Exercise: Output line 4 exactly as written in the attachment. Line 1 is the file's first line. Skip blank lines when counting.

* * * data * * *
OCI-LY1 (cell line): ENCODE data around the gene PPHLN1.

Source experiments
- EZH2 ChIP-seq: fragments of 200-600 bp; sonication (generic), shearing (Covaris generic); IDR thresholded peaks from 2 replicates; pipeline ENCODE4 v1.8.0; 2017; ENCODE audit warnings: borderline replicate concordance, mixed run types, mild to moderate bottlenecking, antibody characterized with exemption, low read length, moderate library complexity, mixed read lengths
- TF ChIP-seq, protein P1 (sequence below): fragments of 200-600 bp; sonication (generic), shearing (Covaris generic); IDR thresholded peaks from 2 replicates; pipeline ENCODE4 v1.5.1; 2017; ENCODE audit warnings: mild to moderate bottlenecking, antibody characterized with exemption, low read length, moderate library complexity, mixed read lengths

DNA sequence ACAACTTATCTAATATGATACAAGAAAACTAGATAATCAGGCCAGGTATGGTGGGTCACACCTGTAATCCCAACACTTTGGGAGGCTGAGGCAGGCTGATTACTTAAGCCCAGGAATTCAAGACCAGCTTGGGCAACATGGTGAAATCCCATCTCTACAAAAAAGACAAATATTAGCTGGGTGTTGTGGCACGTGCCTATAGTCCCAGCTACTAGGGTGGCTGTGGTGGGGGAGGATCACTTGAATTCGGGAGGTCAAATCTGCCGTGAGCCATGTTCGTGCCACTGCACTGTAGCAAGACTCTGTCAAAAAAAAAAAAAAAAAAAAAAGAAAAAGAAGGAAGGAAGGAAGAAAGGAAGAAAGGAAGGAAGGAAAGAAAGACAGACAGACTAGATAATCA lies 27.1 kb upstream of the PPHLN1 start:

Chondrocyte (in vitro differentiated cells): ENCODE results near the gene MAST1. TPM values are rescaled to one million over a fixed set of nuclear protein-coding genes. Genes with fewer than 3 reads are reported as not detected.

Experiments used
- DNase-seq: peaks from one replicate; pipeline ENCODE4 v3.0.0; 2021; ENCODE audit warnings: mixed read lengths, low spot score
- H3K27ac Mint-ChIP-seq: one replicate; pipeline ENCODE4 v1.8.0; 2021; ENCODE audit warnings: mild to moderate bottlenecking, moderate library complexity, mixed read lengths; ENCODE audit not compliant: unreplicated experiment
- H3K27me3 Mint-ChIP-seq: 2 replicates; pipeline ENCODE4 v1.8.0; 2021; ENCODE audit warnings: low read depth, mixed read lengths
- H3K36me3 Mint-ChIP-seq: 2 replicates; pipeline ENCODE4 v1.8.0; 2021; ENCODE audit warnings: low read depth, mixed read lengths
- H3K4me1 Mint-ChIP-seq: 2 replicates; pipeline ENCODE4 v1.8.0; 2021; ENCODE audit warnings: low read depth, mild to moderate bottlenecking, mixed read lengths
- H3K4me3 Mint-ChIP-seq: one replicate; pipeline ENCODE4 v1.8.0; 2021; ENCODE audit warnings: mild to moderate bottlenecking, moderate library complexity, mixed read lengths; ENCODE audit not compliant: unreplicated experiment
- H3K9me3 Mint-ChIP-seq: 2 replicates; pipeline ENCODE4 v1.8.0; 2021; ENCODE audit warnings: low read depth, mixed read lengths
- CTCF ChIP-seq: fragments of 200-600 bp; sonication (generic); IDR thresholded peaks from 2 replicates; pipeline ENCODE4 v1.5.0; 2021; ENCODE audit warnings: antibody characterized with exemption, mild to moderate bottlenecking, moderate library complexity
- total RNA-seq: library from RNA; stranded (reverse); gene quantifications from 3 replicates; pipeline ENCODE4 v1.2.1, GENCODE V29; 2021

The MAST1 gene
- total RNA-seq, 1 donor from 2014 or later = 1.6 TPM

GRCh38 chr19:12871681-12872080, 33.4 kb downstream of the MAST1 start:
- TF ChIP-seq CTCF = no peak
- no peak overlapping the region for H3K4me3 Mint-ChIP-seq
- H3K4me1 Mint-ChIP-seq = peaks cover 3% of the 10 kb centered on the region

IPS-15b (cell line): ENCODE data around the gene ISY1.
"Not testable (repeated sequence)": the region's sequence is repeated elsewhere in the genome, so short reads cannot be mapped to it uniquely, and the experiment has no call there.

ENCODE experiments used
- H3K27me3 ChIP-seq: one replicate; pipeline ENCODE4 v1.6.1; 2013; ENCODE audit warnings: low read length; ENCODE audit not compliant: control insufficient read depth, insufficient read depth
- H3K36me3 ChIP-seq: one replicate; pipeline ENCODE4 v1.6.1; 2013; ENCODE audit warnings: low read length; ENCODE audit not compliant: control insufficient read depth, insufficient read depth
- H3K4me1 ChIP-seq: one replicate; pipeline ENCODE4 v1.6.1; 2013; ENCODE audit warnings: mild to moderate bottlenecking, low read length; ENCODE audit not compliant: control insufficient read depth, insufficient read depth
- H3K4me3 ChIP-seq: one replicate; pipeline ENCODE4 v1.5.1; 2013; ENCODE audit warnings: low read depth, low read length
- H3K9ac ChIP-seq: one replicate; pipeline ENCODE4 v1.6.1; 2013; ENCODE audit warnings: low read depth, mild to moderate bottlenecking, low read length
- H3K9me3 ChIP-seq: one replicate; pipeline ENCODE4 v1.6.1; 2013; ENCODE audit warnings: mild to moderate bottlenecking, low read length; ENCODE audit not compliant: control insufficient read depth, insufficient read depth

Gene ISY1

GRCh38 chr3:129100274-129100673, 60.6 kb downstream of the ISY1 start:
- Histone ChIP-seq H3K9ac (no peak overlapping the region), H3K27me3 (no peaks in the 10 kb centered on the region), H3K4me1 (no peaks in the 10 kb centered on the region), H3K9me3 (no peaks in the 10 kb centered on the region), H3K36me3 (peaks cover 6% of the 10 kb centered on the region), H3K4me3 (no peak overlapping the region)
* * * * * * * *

- TF ChIP-seq, protein P1 (sequence below): fragments of 200-600 bp; sonication (generic), shearing (Covaris generic); IDR thresholded peaks from 2 replicates; pipeline ENCODE4 v1.5.1; 2017; ENCODE audit warnings: mild to moderate bottlenecking, antibody characterized with exemption, low read length, moderate library complexity, mixed read lengths